That's a little bougainvillea for a lot of bucks.EXPAND
That's a little bougainvillea for a lot of bucks.
Photo by Lorretta Ruggiero

Seeds are a thrifty way to get some color in your garden but most take about three months from seed to bloom. Zinnias, cosmos and cleome are three easy-to-grow options for Houston. Zinnias are susceptible to mildew and cleome has a pungent smell but the pros outweigh the cons in the Houston garden. For those who love English cottage flowers, the best time of year to plant seeds is in the fall for larkspur, Canterbury bells and hollyhocks. Biennials from seed need two seasons typically but in Houston, they can sometimes bloom in the spring if the seeds are sown in the fall.

Bulbs are also an inexpensive way to get some gorgeous color in the summer garden. Gladiolus may seem like an old-fashioned plant to some but they are easy to grow. They may need to be staked so prepare for that when planting the bulbs. Dahlias can be more expensive but boy, do they get some attention when they bloom. I have had some mixed luck with anemones and ranunculus but when there's success, they are stunning.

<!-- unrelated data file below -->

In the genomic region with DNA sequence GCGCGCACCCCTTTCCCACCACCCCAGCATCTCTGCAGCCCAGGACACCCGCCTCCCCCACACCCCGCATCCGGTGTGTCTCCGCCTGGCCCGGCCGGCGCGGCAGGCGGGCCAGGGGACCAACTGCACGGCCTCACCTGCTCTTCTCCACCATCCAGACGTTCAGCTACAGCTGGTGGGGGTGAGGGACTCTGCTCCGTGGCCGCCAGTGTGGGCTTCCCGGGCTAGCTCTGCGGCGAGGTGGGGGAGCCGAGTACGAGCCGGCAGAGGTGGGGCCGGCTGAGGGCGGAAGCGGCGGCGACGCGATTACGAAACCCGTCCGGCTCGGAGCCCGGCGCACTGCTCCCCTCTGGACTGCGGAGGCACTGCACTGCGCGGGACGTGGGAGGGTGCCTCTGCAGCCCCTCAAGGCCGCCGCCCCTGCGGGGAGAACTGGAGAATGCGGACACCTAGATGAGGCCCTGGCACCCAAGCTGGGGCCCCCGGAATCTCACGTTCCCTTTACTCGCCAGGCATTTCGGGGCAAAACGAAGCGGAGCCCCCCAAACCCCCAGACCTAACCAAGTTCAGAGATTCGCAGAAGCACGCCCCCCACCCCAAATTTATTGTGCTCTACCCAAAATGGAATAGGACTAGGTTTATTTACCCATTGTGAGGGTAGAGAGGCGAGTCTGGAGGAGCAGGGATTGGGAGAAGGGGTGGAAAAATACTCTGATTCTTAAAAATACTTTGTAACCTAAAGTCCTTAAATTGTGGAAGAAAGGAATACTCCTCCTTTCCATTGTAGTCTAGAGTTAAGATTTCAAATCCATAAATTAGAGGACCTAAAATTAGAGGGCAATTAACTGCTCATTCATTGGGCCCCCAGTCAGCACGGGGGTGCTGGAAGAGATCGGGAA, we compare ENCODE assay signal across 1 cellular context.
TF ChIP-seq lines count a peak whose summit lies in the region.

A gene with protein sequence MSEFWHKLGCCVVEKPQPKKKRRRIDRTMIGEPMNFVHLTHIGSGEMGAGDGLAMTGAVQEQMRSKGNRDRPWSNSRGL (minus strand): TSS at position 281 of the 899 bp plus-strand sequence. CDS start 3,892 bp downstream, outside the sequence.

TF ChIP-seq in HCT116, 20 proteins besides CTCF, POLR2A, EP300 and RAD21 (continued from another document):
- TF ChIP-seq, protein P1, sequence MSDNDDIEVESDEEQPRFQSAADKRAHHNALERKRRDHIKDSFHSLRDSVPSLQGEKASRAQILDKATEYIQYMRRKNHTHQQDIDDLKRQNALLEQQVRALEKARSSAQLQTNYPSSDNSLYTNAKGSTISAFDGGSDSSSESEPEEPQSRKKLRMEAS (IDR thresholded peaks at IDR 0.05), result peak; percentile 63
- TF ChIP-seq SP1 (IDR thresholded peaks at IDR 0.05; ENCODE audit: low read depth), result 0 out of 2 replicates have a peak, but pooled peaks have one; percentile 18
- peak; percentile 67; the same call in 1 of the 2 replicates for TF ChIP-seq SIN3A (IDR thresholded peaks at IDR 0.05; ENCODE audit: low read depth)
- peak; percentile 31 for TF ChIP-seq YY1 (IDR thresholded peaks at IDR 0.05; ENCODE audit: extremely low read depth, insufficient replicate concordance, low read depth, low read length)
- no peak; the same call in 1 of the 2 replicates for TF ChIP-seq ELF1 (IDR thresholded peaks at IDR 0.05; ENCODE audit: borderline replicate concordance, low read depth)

Edible delights:

The veggies are flying off the shelves.EXPAND
The veggies are flying off the shelves.
Photo by Lorretta Ruggiero

Gardening can be a happy addiction and growing one's own food can be fun as well as nutritious. Like any other form of gardening, there are pests and diseases that thwart the gardener's mission but a vine-ripened tomato or raw peas eaten straight from the pod are simple pleasures that can only be enjoyed from one's own efforts.

Many Houston gardeners start tomato seeds in January to have them ready for a mid to late February planting. This year, most of us are getting our seedlings in much later than usual. My January seedlings struggled to survive so I bought several tomato plants and planted them a couple of weeks ago. It may be too late for some heirloom tomato plants (they do not like our summer heat) but a Sungold or Sweet Chelsea cherry tomato should produce well into June. There's also time to plant an Early Girl or a Big Beef for slicers. I am trying Homestead 24 for the first time this year because it is supposed to fare well in hot, humid climates. For canning or putting up sauce, try a determinate Roma or other paste tomato which produces most of its fruit at one time.

This bean seed will be a seedling in just a few hours.EXPAND
This bean seed will be a seedling in just a few hours.
Photo by Lorretta Ruggiero

Pepper plants are ready to be set out now as well as cucumber and squash plants. Personally, I like to direct sow cucumbers and summer squash from seed because they germinate quickly and they really don't like being transplanted. It may be late for beets and carrots but if you have the seeds already, give them a shot. Radishes prefer colder weather but they grow so quickly, you could have a harvest in a month or so before it gets too hot. If you like radishes.